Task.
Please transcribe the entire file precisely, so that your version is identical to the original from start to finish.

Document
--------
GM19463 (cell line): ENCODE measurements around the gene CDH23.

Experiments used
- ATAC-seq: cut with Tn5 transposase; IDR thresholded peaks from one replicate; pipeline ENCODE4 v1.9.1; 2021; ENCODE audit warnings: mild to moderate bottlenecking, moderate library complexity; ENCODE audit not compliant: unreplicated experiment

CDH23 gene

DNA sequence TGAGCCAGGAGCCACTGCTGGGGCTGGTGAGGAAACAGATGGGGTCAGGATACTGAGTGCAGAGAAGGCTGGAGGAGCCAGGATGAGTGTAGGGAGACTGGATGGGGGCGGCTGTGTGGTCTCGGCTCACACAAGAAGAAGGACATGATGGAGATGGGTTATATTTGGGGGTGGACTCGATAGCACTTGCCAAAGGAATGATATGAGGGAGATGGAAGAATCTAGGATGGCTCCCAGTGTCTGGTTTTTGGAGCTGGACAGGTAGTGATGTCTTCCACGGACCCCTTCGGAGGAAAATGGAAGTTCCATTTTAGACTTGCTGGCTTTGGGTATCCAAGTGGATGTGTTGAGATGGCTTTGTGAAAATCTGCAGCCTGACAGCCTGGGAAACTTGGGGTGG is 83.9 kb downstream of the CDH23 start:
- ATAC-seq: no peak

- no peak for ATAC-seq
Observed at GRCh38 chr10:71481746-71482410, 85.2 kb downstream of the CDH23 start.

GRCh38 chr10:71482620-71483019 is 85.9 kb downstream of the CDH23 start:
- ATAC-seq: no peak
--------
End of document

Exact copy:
GM19463 (cell line): ENCODE measurements around the gene CDH23.

Experiments used
- ATAC-seq: cut with Tn5 transposase; IDR thresholded peaks from one replicate; pipeline ENCODE4 v1.9.1; 2021; ENCODE audit warnings: mild to moderate bottlenecking, moderate library complexity; ENCODE audit not compliant: unreplicated experiment

CDH23 gene

DNA sequence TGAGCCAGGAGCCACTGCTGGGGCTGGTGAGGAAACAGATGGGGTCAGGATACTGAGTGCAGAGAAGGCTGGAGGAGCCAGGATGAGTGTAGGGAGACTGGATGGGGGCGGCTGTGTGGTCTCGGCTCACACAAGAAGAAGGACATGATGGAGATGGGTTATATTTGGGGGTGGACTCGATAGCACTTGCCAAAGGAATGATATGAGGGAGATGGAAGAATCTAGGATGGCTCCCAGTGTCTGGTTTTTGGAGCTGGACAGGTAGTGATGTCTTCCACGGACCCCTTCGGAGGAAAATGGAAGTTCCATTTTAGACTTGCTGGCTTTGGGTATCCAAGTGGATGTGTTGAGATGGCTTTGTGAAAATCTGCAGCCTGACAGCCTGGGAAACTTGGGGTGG is 83.9 kb downstream of the CDH23 start:
- ATAC-seq: no peak

- no peak for ATAC-seq
Observed at GRCh38 chr10:71481746-71482410, 85.2 kb downstream of the CDH23 start.

GRCh38 chr10:71482620-71483019 is 85.9 kb downstream of the CDH23 start:
- ATAC-seq: no peak